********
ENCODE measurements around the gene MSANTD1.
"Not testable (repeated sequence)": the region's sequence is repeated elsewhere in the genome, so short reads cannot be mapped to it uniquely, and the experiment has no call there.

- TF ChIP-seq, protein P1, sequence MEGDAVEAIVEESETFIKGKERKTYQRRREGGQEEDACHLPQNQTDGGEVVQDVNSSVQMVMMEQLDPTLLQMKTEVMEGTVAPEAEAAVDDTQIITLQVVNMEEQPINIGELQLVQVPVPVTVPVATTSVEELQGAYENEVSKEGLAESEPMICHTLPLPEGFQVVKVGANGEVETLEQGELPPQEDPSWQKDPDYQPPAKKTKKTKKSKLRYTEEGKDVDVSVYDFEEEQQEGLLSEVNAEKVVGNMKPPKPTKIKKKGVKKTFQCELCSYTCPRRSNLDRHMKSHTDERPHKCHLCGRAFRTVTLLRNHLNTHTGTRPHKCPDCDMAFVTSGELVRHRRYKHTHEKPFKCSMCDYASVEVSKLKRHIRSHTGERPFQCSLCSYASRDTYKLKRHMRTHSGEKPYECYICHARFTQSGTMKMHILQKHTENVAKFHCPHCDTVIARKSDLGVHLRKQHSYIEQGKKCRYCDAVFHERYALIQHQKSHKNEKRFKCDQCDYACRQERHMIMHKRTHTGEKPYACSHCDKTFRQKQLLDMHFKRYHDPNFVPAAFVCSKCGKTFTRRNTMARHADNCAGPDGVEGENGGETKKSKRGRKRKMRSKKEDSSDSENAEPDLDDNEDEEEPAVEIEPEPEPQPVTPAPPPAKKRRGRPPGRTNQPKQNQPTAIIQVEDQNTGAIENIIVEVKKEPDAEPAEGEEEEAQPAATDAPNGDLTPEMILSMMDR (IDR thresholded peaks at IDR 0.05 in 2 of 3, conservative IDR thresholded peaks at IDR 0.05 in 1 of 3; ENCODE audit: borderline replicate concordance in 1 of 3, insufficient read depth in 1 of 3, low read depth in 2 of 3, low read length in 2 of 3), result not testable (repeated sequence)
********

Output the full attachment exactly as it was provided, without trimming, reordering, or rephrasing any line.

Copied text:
ENCODE measurements around the gene MSANTD1.
"Not testable (repeated sequence)": the region's sequence is repeated elsewhere in the genome, so short reads cannot be mapped to it uniquely, and the experiment has no call there.

- TF ChIP-seq, protein P1, sequence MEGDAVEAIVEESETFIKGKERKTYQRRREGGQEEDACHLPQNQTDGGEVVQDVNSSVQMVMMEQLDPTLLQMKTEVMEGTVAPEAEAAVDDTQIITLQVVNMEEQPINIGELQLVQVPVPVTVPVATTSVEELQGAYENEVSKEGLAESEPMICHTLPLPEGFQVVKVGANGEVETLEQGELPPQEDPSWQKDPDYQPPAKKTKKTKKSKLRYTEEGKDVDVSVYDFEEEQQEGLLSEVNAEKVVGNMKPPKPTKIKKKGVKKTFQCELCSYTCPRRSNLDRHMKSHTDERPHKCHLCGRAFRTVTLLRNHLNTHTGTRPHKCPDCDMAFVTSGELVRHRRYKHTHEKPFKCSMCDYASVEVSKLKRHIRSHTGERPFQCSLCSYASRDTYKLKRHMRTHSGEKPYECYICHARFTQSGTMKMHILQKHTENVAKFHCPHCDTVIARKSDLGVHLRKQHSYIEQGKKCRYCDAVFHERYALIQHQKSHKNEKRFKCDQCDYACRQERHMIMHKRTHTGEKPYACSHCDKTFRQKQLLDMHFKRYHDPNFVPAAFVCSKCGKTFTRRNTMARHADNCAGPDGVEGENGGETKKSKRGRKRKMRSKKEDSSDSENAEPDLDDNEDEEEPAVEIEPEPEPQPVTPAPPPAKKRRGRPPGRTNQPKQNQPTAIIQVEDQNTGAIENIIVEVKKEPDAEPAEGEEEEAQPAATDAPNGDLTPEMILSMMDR (IDR thresholded peaks at IDR 0.05 in 2 of 3, conservative IDR thresholded peaks at IDR 0.05 in 1 of 3; ENCODE audit: borderline replicate concordance in 1 of 3, insufficient read depth in 1 of 3, low read depth in 2 of 3, low read length in 2 of 3), result not testable (repeated sequence)